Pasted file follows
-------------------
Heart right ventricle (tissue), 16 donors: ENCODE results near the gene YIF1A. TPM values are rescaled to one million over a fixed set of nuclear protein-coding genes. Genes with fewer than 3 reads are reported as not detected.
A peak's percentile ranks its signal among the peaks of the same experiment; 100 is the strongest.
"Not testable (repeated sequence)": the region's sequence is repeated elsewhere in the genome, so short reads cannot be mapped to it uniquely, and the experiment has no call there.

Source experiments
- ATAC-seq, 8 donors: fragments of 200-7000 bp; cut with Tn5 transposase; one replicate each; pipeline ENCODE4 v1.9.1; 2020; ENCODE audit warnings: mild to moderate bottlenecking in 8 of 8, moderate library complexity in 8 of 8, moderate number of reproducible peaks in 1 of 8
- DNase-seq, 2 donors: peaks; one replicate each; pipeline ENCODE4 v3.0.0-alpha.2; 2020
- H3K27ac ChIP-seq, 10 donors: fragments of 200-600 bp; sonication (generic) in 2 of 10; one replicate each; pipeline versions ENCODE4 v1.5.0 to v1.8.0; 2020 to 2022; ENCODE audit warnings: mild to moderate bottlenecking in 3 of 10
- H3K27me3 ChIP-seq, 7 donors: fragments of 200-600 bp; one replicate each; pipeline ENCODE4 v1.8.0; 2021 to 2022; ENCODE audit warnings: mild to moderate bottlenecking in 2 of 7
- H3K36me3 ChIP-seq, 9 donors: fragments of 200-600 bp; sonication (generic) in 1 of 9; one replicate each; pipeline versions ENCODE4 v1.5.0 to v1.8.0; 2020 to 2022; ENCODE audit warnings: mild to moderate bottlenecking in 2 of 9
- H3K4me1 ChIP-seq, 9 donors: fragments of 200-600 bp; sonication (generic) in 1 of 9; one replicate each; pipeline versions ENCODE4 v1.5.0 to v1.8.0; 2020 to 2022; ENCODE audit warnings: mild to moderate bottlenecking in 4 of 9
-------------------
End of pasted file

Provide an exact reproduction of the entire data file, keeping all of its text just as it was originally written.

Heart right ventricle (tissue), 16 donors: ENCODE results near the gene YIF1A. TPM values are rescaled to one million over a fixed set of nuclear protein-coding genes. Genes with fewer than 3 reads are reported as not detected.
A peak's percentile ranks its signal among the peaks of the same experiment; 100 is the strongest.
"Not testable (repeated sequence)": the region's sequence is repeated elsewhere in the genome, so short reads cannot be mapped to it uniquely, and the experiment has no call there.

Source experiments
- ATAC-seq, 8 donors: fragments of 200-7000 bp; cut with Tn5 transposase; one replicate each; pipeline ENCODE4 v1.9.1; 2020; ENCODE audit warnings: mild to moderate bottlenecking in 8 of 8, moderate library complexity in 8 of 8, moderate number of reproducible peaks in 1 of 8
- DNase-seq, 2 donors: peaks; one replicate each; pipeline ENCODE4 v3.0.0-alpha.2; 2020
- H3K27ac ChIP-seq, 10 donors: fragments of 200-600 bp; sonication (generic) in 2 of 10; one replicate each; pipeline versions ENCODE4 v1.5.0 to v1.8.0; 2020 to 2022; ENCODE audit warnings: mild to moderate bottlenecking in 3 of 10
- H3K27me3 ChIP-seq, 7 donors: fragments of 200-600 bp; one replicate each; pipeline ENCODE4 v1.8.0; 2021 to 2022; ENCODE audit warnings: mild to moderate bottlenecking in 2 of 7
- H3K36me3 ChIP-seq, 9 donors: fragments of 200-600 bp; sonication (generic) in 1 of 9; one replicate each; pipeline versions ENCODE4 v1.5.0 to v1.8.0; 2020 to 2022; ENCODE audit warnings: mild to moderate bottlenecking in 2 of 9
- H3K4me1 ChIP-seq, 9 donors: fragments of 200-600 bp; sonication (generic) in 1 of 9; one replicate each; pipeline versions ENCODE4 v1.5.0 to v1.8.0; 2020 to 2022; ENCODE audit warnings: mild to moderate bottlenecking in 4 of 9